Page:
Operations & Maintenance: Locker Rooms

Quality Materials, Security Improve Locker Room, Restroom Upkeep

By Deborah L. Vence

Tending to fitness equipment and exercise rooms is a daily job, ensuring that each apparatus is wiped down and sanitized regularly, and that any necessary repairs are made in a timely manner.

And so it goes for locker rooms and restrooms in recreation facilities as they need attention to detail, too. Keeping them clean and orderly is a must—from the daily tasks of scrubbing toilets and cleaning sinks and floors to making sure the necessary security measures are in place.

Here, recreation industry experts shared some of their guidelines for top maintenance, how design and materials can help reduce maintenance costs, as well as some of the best ways to manage operational issues, such as security, that help keep locker rooms and restrooms in check.

Tips for Top Maintenance, Lowering Costs

Surely, there are a number of ways to make maintaining locker rooms and restrooms more efficient—from regular cleaning schedules to the type of locking devices used on lockers to the location of the janitor's closet.

"We usually try to have a janitor's closet near the locker room, where you can go into the closet, get products and get the material they need to restack the toilet paper, or whatever they may have, and have quick and easy ways to access that," said Colleen McKenna, an associate principal with Cannon Design, a full-service architecture, engineering and interior design firm. "There's a bucket and mop right there, which makes it easy for staff to clean the locker room on a daily or hourly basis."

Another way to ease maintenance is through locking devices.

"If you choose to have day locker use only, patrons are expected to bring padlocks with them, and lock the locker," McKenna said. "Sometimes the patrons won't remove their locks, so the operators have to come back at the end of the day and snip the locks off. That puts the burden back on our clients."

One possible solution in this case is to use a digital lock, a type of lock that some recreation facilities are beginning to use.

"It will time out after two or three hours," she said.

"[The facilities] don't have the responsibility, therefore, of clipping padlocks and emptying materials into a lost-and-found box and being responsible for what happens to all the materials," she said.

And don't forget that grout—a type of construction material used between wall and floor tiles— can make a difference, too. Grout should be the color of dirt, McKenna noted. No matter how good of a cleaning job is done, white grout will age over time.

So, "You need to be conscientious of tile selection, [something that] will hide color and dirt. There are endless colors. There is an endless variety of tiles, tile selection and grout, virtually any," McKenna said.

And, certainly, that can help reduce maintenance costs, too, by not having to replace the grout as much.

Meanwhile, other ways to cut back on costs include lowering energy consumption or water conservation that can help in locker rooms in which you have water-efficient showerheads or toilets and faucets.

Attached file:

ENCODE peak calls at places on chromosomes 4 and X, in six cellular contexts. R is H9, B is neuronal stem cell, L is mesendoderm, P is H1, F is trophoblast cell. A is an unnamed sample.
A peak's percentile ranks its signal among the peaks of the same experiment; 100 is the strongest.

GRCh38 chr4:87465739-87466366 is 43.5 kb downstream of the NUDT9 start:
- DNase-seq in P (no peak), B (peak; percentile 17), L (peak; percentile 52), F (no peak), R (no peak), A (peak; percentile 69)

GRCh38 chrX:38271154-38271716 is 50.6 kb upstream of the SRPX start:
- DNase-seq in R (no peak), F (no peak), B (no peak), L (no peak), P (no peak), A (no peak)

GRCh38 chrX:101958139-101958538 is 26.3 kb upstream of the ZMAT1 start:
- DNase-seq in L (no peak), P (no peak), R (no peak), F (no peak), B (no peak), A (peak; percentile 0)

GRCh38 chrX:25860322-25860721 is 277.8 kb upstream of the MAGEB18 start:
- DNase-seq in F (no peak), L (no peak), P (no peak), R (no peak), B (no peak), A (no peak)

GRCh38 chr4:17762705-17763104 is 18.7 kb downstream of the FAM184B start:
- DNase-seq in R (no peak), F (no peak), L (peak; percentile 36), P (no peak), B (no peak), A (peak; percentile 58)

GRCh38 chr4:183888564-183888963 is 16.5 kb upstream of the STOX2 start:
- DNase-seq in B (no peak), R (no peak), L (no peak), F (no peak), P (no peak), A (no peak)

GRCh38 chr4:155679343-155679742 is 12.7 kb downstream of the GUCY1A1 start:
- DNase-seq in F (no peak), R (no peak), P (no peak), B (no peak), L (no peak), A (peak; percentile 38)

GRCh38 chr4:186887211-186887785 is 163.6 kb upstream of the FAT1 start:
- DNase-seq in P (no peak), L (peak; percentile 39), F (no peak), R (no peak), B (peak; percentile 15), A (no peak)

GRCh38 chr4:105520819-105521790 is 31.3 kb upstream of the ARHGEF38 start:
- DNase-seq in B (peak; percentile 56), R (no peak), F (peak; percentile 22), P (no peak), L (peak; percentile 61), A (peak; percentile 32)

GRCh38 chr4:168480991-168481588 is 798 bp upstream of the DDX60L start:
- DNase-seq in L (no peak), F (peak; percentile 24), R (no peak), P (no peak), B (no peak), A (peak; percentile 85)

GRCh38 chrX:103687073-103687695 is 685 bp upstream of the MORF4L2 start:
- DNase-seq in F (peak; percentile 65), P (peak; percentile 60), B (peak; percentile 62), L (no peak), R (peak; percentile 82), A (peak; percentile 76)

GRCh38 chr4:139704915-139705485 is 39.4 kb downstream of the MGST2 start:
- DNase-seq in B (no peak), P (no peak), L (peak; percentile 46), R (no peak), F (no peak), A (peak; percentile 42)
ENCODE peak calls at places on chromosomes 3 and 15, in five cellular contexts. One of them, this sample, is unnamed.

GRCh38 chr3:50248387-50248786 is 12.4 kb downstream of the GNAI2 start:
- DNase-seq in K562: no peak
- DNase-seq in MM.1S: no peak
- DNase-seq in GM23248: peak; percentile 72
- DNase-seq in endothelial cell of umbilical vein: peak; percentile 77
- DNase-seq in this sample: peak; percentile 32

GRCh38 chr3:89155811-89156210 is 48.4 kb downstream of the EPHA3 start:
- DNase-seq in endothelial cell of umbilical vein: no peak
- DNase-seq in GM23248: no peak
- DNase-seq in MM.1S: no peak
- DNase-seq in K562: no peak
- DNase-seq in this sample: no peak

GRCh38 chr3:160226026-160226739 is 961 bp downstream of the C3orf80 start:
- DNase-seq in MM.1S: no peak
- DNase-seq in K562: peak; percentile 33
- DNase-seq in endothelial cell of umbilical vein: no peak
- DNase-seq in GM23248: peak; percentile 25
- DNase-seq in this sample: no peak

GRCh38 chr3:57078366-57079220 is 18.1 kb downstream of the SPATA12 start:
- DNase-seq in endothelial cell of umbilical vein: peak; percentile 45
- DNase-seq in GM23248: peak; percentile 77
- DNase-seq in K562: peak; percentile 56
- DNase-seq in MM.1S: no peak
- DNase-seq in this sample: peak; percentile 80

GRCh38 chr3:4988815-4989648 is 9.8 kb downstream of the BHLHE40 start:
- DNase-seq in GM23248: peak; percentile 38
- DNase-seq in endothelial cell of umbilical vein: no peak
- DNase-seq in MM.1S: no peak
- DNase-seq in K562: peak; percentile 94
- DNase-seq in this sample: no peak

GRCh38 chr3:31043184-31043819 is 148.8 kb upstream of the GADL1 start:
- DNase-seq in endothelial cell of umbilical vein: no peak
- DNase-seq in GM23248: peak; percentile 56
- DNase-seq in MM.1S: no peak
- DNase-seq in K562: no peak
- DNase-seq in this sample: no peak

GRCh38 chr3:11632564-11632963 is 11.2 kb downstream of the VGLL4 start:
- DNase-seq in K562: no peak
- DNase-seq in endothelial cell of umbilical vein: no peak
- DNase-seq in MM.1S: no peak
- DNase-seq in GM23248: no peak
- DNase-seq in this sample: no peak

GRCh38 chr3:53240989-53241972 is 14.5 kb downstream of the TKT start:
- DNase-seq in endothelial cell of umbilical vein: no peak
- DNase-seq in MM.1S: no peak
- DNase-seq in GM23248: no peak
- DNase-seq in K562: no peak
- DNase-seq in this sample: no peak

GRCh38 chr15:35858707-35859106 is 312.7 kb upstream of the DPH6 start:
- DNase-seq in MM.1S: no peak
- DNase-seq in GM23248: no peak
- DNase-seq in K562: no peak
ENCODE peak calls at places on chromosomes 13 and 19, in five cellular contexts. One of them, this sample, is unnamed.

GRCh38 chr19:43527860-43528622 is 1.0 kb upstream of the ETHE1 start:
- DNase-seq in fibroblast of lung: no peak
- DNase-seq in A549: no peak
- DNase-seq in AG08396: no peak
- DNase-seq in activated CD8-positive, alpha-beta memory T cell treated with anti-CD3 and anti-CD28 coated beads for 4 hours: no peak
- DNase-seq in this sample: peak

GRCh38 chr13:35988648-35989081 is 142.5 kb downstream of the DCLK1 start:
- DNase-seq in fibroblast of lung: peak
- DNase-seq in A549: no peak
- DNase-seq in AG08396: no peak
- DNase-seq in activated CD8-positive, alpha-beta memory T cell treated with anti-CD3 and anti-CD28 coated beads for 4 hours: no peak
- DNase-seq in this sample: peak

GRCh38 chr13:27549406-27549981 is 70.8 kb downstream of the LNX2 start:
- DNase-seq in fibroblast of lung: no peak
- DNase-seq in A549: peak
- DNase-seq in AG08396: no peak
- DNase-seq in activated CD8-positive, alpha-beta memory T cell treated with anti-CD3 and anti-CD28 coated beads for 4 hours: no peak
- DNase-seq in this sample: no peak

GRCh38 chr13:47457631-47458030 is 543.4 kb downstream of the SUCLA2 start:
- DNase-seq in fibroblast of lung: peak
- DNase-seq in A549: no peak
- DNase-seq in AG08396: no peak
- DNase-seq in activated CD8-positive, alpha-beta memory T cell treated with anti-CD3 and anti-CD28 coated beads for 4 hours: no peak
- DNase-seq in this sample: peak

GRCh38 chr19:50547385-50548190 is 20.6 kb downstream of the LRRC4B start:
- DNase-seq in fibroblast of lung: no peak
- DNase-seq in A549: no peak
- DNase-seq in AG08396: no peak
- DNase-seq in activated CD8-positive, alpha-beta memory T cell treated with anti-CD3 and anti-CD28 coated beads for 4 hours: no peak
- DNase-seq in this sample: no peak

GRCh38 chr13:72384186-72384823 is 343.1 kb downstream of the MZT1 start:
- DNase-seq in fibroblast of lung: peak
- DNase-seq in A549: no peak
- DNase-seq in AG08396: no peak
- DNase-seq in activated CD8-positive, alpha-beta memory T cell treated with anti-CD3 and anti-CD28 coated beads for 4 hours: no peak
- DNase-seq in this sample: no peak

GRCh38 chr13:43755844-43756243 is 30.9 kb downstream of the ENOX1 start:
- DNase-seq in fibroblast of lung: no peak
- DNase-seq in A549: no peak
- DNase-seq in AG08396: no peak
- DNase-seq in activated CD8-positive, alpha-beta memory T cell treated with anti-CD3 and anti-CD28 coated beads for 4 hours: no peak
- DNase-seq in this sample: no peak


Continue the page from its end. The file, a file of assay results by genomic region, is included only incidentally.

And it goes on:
"Anything that you can do to decrease the amount of water will save money from an operations standpoint," McKenna said. "If you do the air dryers or hand dryers for washing hands; if you don't have paper towels, you're saving on not purchasing paper towels.

"Anything you can do on the energy side, ventilation, is a huge requirement for a locker room," she added. "You need to keep the air movement going. From a maintenance standpoint, you need to have good quality air."

Design, Materials to Ease Maintenance, Costs

Reducing maintenance expenses can be challenging, but locker material selection is key in helping to keep costs down. That is, the actual design and materials used can help offset maintenance costs.

"From [our] perspective, locker material selection is paramount in lowering maintenance costs in restrooms. Choosing solid plastic material over metal can minimize locker maintenance time and costs and extend the lifecycle of the lockers," said Val Bonney, product manager for a Menomonee Falls, Wis.-based locker manufacturer.

"Choosing solid plastic material over metal can minimize locker maintenance time and costs and extend the lifecycle of the lockers," Bonney said.

"First, plastic lockers are known for being highly durable and stand up well to repeated everyday use in tough environments—particularly in humid or wet environments typical for locker room areas. Unlike metal lockers, solid plastic lockers remain unaffected by moisture, making them rust-resistant," she said.

And, besides being odor-resistant, solid plastic lockers are designed to withstand impact, dents and scratches that would easily damage metal lockers and never need to be repainted.

"With solid plastic, maintenance staff can easily wipe away dirt, graffiti, spray paint and markers with everyday cleaners," Bonney said.

"They can even be completely cleaned out with a hose for fast washdown. In contrast, old, rusted-out metal lockers with chipping paint not only look bad, but also raise maintenance concerns and can leave a bad impression of the facility with locker room users."

Not to mention the fact that there is a cost difference between plastic and metal lockers.

"Although plastic lockers have a higher initial cost, over the long run they are much more cost-effective than metal. Moreover, the typical warranty for metal lockers is one year, compared with 10 to 20 years for plastic lockers," she said.

"Plastic lockers are available in a range of colors beyond traditional gray that can complement just about any locker room design," Bonney added. "It's a good idea to coordinate the locker color selection with nearby fixtures such as toilet partitions (also available in solid plastic), lavatories, flooring and walls to ensure that your restrooms and locker rooms have a cohesive, well-thought-out look."